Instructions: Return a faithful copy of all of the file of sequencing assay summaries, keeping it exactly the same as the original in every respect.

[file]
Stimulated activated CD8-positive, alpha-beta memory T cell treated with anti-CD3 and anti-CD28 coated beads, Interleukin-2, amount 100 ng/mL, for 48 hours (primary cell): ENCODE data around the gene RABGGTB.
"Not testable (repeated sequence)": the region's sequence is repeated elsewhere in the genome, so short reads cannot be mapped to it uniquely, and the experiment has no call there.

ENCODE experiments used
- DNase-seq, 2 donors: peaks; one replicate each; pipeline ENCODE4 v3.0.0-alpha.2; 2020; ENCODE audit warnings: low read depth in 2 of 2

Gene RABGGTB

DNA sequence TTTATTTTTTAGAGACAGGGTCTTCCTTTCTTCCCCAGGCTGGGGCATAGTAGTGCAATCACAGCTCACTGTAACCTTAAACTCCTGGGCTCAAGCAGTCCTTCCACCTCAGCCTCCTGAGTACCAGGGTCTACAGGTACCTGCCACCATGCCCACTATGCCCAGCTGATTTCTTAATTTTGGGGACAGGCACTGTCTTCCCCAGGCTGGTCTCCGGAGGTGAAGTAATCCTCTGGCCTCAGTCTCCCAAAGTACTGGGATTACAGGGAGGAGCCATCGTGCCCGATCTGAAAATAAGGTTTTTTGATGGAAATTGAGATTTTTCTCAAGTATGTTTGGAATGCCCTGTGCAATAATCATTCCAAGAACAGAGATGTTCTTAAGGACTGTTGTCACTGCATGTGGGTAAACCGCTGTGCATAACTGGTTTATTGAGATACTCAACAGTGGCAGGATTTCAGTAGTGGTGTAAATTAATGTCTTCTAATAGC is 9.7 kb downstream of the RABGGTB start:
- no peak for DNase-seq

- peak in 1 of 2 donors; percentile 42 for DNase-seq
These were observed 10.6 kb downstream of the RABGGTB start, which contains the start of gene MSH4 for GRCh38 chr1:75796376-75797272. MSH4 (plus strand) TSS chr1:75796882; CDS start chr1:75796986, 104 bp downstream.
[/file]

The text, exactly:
Stimulated activated CD8-positive, alpha-beta memory T cell treated with anti-CD3 and anti-CD28 coated beads, Interleukin-2, amount 100 ng/mL, for 48 hours (primary cell): ENCODE data around the gene RABGGTB.
"Not testable (repeated sequence)": the region's sequence is repeated elsewhere in the genome, so short reads cannot be mapped to it uniquely, and the experiment has no call there.

ENCODE experiments used
- DNase-seq, 2 donors: peaks; one replicate each; pipeline ENCODE4 v3.0.0-alpha.2; 2020; ENCODE audit warnings: low read depth in 2 of 2

Gene RABGGTB

DNA sequence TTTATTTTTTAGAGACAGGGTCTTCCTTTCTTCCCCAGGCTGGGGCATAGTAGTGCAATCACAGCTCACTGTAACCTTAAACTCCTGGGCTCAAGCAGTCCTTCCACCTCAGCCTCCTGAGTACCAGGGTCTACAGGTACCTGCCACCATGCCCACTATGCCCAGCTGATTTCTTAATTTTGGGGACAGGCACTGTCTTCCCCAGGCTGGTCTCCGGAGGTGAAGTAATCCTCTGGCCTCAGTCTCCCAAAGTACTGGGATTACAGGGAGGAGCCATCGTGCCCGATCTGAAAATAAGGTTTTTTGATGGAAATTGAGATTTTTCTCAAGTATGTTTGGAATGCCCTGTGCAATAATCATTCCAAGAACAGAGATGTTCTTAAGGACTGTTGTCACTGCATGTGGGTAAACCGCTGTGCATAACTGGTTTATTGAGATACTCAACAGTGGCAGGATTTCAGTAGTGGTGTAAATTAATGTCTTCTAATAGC is 9.7 kb downstream of the RABGGTB start:
- no peak for DNase-seq

- peak in 1 of 2 donors; percentile 42 for DNase-seq
These were observed 10.6 kb downstream of the RABGGTB start, which contains the start of gene MSH4 for GRCh38 chr1:75796376-75797272. MSH4 (plus strand) TSS chr1:75796882; CDS start chr1:75796986, 104 bp downstream.